Sebi-Sahara case: A saga of big numbers and innocuous names

The case saw staggering numbers like collection of over Rs 24,000 crore from three crore individuals.

Published on:February 28, 2014 5:19 pm

refund to the investors.

Sahara was also asked to deposit details of all investors to Sebi, which was mandated to refund the money after verifying their genuineness.

Sebi again moved the Supreme Court alleging non-compliance by the group to the earlier orders, pursuant to which the apex court passed another order on December 5, 2012, and asked the two firms to deposit the money in three instalments beginning with an immediate payment of Rs 5,120 crore.

While the group paid the first instalment, it failed to meet the deadline for other two payments and rather claimed to have already paid more than Rs 20,000 crore directly to the investors.

Unconvinced with Sahara’s claims, Sebi passed orders on February 13, 2013, to attach bank accounts and other properties of the group and later issued summons for personal appearance of Subrata Roy and other three directors before it.

Roy and others appeared before Sebi on April 10, 2013, after which he famously told reporters that he was not even offered tea by Sebi officials.

During the same month, April 2013, Sebi finally closed its file on Sahara Prime City, whose planned IPO had kick-started this long-running battle.

In the meantime, Sahara group continued to issue full-page and multi-page advertisements in newspapers wherein it claimed to have cleared bulk of its outstanding liabilities to bondholders.

In these advertisements, the group also claimed to have raised total funds to the tune of Rs 2,25,000 crore since inception in 1978 across various businesses and pegged its total net worth at an astonishing figure of Rs 68,174 crore and the size of its assets at Rs 152,518 crore.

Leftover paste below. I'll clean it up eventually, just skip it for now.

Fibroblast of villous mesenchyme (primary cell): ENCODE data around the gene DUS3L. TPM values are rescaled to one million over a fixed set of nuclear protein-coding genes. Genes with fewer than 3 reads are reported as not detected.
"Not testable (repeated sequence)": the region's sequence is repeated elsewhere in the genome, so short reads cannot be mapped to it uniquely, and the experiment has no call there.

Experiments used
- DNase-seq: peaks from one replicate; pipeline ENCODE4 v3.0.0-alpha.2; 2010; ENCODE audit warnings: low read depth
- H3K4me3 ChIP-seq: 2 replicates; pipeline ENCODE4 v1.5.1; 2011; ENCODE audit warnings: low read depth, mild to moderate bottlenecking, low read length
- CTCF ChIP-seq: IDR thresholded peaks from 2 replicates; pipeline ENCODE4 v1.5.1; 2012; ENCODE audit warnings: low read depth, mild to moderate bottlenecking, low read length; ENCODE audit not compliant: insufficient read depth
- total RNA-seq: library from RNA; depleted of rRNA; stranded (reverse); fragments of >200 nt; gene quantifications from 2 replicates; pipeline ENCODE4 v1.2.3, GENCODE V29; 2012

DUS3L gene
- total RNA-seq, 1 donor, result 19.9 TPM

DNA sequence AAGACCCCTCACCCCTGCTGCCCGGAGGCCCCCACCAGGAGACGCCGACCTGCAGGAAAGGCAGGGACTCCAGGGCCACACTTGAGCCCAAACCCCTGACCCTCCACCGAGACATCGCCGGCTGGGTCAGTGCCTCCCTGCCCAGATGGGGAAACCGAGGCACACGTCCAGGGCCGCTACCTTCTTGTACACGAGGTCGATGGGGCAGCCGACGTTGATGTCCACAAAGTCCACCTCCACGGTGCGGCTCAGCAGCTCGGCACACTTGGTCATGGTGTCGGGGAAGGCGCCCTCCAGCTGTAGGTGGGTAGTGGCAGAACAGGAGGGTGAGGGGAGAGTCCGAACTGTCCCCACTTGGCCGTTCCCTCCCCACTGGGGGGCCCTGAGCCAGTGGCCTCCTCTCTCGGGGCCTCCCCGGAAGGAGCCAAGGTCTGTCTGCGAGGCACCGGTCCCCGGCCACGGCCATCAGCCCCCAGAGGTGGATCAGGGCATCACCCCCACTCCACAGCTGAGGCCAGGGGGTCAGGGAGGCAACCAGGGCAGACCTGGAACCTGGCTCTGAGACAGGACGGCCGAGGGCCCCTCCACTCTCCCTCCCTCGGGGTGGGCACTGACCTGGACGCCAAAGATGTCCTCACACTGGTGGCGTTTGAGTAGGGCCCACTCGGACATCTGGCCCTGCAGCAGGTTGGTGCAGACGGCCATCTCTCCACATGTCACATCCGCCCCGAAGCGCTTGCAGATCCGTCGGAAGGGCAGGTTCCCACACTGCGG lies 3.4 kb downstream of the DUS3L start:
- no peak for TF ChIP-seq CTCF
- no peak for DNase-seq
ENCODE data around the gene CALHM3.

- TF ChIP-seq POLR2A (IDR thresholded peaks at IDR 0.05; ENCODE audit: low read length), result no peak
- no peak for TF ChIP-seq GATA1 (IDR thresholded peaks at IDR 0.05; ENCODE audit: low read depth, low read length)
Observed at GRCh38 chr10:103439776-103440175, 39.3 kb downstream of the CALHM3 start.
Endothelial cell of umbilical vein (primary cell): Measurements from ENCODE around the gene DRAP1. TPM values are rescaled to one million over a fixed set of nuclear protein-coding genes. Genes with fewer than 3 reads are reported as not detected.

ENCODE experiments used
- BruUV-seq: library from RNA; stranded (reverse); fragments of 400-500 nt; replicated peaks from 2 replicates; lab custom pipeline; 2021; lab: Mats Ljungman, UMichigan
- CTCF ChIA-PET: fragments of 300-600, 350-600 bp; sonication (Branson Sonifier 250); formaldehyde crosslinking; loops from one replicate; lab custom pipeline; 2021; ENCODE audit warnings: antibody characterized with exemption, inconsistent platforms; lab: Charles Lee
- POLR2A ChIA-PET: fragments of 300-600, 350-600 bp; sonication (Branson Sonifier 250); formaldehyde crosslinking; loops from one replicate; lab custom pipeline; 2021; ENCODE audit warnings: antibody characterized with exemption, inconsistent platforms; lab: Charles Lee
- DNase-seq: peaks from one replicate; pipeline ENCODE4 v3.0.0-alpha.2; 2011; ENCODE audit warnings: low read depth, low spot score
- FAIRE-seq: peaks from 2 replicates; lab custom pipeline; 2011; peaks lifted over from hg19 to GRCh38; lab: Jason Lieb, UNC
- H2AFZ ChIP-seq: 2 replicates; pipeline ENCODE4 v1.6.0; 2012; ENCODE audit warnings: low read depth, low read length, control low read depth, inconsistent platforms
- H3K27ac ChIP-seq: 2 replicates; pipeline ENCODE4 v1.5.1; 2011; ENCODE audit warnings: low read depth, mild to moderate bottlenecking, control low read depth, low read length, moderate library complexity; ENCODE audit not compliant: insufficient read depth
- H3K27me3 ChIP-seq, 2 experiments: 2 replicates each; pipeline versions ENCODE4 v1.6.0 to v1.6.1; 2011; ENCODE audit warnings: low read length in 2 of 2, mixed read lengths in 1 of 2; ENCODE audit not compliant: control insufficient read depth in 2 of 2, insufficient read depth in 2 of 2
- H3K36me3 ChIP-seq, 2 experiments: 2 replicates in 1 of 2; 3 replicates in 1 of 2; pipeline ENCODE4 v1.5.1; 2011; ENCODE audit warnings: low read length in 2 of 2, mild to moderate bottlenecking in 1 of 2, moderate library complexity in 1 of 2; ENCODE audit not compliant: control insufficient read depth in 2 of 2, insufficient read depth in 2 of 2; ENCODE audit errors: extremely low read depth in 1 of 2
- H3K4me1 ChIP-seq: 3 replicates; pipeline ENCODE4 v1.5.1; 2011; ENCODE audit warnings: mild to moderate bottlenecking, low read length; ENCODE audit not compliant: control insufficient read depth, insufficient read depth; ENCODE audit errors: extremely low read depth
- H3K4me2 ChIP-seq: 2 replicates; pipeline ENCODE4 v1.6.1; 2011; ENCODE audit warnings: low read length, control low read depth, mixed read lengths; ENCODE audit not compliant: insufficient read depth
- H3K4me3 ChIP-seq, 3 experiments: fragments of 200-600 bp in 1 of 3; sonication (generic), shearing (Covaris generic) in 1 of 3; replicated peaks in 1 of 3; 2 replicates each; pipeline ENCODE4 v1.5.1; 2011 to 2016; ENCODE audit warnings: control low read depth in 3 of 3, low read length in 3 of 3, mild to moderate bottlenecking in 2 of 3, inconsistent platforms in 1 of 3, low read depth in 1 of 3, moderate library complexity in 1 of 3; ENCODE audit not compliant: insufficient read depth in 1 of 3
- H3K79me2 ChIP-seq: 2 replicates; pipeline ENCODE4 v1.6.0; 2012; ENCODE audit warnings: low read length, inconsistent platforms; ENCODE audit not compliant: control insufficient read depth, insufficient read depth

Sahara also charged that Sebi was making “baseless allegations” against it and accused it of not accepting “60 truckloads of documents”, while the regulator countered these charges by saying that the documents given by them were “hopelessly mixed up”.

Sebi also issued public notices in newspapers, cautioning investors and general public against dealing with Sahara.

The regulator also asked various financial institutions including banks to freeze all accounts of the group, besides writing to district collectors and other authorities for attachment of land, real estate and other properties.

Similar letters were sent also to the tax department and other agencies like Enforcement Directorate too.

Later, Sebi began an exercise for refund to genuine investors from Rs 5,120 crore deposited by Sahara. However, not much headway appears to have been made in the process as Sebi has detected instances of multiple accounts, on which it has sought a clarity from the Supreme Court.

Following are the key developments:-

September 2009: Sahara Prime City files Draft Red Herring
Prospectus (DRHP)

October 2009: Sahara India Real Estate Corporation Ltd
(SIRECL) and Sahara Housing Investment Corporation Ltd (SHICL)
file Red Herring Prospectus with Registrar of Companies.

December 2009: Complaint received from Professional Group for
Investor Protection against Sahara group for illegalities in
fund raising SIRECL and SHICL

January 2010: Similar complaint received against Sahara group
from one Roshan Lal through National Housing Bank

November 2010: Sebi passes interim order against the two firms

June 2011: Sebi passes final order

October 2011: Securities Appellate Tribunal upholds Sebi order

August 2012: Supreme …continued »

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